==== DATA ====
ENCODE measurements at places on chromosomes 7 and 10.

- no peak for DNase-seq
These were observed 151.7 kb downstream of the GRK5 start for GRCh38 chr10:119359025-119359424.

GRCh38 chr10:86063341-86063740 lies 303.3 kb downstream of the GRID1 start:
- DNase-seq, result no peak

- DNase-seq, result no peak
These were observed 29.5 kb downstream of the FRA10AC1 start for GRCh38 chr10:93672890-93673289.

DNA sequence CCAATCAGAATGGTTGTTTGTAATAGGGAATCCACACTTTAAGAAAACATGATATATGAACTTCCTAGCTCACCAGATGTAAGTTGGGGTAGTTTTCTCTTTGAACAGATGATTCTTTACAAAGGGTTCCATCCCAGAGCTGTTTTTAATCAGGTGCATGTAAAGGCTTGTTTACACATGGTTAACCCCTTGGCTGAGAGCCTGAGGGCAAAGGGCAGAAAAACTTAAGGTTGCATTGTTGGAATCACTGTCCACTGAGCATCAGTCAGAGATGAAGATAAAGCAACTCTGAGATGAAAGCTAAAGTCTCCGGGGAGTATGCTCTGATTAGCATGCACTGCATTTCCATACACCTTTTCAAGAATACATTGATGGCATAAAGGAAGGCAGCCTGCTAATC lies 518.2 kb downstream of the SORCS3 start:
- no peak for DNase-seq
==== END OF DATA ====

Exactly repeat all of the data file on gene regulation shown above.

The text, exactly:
ENCODE measurements at places on chromosomes 7 and 10.

- no peak for DNase-seq
These were observed 151.7 kb downstream of the GRK5 start for GRCh38 chr10:119359025-119359424.

GRCh38 chr10:86063341-86063740 lies 303.3 kb downstream of the GRID1 start:
- DNase-seq, result no peak

- DNase-seq, result no peak
These were observed 29.5 kb downstream of the FRA10AC1 start for GRCh38 chr10:93672890-93673289.

DNA sequence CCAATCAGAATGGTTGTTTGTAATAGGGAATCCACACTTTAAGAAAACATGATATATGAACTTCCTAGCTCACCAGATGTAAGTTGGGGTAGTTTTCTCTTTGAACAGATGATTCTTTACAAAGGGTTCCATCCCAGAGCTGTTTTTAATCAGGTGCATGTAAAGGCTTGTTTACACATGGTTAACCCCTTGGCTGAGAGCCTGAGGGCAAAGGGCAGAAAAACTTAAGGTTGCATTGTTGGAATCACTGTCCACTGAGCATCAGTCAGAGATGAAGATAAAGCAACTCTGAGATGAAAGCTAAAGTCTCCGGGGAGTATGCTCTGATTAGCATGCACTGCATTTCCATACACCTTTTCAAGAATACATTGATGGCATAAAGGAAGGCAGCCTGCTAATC lies 518.2 kb downstream of the SORCS3 start:
- no peak for DNase-seq